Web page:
Once again, nothing to see here.
An alleged plot to blow up fuel tanks and pipelines at New York's JFK airport had little chance of success, according to safety experts, who have questioned whether the plot ever posed a real threat.According to the experts, the most the plotter could have hoped for was a fire and maybe a contained explosion; certainly not the total destruction of the airport and surrounding areas. The plotters simply didn't have the explosives, the financing or the expertise to pull off anything close to what they had envisioned.
Apparently, that means the story shouldn't have been reported to the extent that it was (wall-to-wall all day coverage).
Neal Sonnett, a former federal prosecutor, told the New York Times there was also a danger in overstating how serious or sophisticated a plot really was.
"There unfortunately has been a tendency to shout too loudly about such cases," he said. "To the extent that you over-hype a case, you create fear and paranoia," he said.
The New York Times on Sunday pointedly avoided giving much coverage to the alleged plot, devoting only a brief on its front page continued on the local section, despite the story breaking in the early afternoon on Saturday.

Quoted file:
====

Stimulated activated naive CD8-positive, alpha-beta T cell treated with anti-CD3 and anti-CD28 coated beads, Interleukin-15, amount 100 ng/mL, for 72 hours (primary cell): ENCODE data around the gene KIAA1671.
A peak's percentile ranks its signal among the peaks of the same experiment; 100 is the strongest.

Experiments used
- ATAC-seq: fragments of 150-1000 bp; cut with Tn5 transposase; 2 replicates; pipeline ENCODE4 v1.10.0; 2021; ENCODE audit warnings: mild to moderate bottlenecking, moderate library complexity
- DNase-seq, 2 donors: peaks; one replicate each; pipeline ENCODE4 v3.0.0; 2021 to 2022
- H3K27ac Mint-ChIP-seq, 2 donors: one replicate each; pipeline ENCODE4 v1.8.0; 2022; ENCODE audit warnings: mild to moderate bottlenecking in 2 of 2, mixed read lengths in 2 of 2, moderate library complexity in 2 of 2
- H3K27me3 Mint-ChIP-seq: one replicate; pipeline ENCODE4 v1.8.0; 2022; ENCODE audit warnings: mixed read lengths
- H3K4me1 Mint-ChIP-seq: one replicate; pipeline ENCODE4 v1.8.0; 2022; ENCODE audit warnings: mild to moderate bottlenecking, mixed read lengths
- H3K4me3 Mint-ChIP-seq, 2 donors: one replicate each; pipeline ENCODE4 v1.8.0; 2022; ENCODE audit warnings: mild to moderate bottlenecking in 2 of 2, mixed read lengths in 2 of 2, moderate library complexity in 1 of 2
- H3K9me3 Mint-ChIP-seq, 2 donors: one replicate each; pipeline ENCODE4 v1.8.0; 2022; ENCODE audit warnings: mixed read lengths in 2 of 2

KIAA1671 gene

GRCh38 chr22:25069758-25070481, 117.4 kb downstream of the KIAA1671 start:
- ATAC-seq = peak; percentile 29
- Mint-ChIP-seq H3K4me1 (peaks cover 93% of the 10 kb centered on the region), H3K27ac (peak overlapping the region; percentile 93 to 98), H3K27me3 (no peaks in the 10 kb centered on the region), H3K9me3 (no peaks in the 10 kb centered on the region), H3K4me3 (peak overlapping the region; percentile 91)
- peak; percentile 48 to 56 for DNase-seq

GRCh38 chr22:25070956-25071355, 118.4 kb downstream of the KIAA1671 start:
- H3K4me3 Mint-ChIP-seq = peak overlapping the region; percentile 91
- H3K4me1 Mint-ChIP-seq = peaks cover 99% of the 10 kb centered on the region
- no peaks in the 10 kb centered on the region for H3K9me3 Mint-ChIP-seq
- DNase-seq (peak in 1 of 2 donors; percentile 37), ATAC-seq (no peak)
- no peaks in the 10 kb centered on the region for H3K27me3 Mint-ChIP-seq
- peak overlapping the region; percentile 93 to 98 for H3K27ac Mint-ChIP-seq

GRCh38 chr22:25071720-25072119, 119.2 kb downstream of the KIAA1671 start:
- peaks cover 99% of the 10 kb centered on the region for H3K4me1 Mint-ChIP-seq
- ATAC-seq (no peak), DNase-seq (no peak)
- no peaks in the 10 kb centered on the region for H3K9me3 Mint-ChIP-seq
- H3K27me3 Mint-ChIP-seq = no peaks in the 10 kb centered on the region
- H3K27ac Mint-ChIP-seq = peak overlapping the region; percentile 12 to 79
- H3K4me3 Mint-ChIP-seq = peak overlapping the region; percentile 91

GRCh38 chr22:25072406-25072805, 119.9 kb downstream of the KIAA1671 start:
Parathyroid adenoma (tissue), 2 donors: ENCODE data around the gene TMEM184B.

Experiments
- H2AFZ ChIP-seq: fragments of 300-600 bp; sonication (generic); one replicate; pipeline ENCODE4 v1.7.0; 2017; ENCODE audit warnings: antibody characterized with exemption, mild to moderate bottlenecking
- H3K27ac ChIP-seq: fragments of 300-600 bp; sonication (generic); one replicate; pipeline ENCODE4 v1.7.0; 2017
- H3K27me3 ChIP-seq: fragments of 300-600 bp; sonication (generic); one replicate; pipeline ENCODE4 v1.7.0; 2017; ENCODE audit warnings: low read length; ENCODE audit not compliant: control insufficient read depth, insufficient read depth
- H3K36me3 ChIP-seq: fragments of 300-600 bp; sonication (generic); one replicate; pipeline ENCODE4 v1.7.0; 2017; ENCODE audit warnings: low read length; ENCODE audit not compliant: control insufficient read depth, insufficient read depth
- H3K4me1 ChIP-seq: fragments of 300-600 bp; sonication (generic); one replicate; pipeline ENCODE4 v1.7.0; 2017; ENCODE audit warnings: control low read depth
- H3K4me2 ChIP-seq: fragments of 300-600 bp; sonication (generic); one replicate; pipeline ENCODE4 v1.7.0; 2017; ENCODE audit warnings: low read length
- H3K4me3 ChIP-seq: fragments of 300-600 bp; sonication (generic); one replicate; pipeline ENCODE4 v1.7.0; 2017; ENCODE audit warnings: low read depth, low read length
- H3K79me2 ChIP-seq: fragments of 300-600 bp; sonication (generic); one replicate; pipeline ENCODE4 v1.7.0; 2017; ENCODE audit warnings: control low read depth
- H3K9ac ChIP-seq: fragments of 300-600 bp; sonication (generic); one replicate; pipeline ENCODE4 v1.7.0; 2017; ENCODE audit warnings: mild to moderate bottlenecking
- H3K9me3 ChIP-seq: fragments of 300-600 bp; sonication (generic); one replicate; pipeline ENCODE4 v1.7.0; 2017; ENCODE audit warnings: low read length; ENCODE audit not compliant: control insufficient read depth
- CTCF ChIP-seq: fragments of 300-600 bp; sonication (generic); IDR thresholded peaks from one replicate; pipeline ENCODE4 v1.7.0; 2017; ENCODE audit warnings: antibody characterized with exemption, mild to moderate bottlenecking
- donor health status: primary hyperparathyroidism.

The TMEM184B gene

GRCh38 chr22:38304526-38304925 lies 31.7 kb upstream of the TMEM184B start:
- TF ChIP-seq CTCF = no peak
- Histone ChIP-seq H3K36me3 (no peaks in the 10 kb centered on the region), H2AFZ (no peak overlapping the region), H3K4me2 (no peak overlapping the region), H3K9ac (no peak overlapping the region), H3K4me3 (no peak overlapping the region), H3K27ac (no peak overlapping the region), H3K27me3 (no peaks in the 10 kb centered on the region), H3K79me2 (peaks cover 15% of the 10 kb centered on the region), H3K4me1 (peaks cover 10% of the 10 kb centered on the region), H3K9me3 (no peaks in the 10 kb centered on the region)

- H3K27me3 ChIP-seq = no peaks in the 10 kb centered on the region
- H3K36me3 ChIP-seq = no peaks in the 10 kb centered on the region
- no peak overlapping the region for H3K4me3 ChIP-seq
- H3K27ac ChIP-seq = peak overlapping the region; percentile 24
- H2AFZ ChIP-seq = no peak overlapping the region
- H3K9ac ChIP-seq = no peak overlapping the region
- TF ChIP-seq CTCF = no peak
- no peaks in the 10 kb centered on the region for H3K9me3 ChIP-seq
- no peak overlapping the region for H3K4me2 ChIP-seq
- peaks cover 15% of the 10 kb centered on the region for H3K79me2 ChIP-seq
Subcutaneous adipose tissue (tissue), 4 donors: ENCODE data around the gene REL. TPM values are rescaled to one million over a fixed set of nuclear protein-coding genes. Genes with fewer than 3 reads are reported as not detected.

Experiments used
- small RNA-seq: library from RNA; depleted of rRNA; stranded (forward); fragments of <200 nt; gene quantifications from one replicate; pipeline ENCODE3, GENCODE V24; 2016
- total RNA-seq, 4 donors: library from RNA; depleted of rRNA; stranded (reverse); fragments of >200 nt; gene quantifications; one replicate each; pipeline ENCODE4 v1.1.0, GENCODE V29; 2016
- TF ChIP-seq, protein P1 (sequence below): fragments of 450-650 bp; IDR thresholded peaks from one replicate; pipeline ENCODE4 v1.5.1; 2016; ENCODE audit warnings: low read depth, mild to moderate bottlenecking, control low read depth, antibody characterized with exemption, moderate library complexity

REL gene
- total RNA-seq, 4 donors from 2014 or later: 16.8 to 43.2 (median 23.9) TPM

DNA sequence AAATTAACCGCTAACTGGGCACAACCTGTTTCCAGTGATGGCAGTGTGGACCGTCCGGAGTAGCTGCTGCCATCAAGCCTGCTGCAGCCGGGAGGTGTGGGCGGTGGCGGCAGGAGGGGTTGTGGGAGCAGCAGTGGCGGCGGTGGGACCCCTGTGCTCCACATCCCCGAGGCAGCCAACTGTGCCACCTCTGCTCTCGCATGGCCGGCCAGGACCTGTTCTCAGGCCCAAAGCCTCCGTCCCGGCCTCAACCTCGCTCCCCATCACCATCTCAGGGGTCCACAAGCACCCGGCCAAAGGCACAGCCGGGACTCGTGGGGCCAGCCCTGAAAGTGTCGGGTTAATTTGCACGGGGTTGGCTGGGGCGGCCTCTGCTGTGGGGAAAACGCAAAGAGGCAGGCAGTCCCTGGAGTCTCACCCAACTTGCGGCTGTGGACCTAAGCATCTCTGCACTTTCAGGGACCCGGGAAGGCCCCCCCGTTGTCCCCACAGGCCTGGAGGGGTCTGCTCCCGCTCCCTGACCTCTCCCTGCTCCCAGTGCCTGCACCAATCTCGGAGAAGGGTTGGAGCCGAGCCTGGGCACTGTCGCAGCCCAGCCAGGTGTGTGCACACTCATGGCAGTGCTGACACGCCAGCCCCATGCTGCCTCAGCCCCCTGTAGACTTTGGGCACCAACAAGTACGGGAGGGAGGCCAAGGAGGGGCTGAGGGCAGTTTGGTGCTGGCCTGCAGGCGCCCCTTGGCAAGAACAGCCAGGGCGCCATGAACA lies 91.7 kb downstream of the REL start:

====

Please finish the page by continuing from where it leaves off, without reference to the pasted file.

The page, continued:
So, what's the solution? Bury the story on page 37 like the Times did, pooh poohing the whole thing as another exercise in fear-mongering? Were the plotters going to be successful in causing the carnage they desired? Probably not. Should we report that fact honestly? Sure, why not? But, at the same time, let's not overlook the other aspect of the story, which is that certain people are actively trying to think of new and exciting ways to kill a lot of Americans! Just because they didn't succeed doesn't mean they didn't try. More than likely, they will try again. If we're lucky, all we'll ever get are these Keystone Cop jihadists and nothing will ever come to pass. But eventually, one of them is going to come up with a plan that will work. Maybe there will come a time when these homegrown terrorists opt for small, totally doable acts of terrorism rather than shooting for some huge disaster with a high body count.
Reporting on these failed attempts may create fear and/or paranoia in some, but it may also create a heightened state of vigilence, which is certainly a good thing.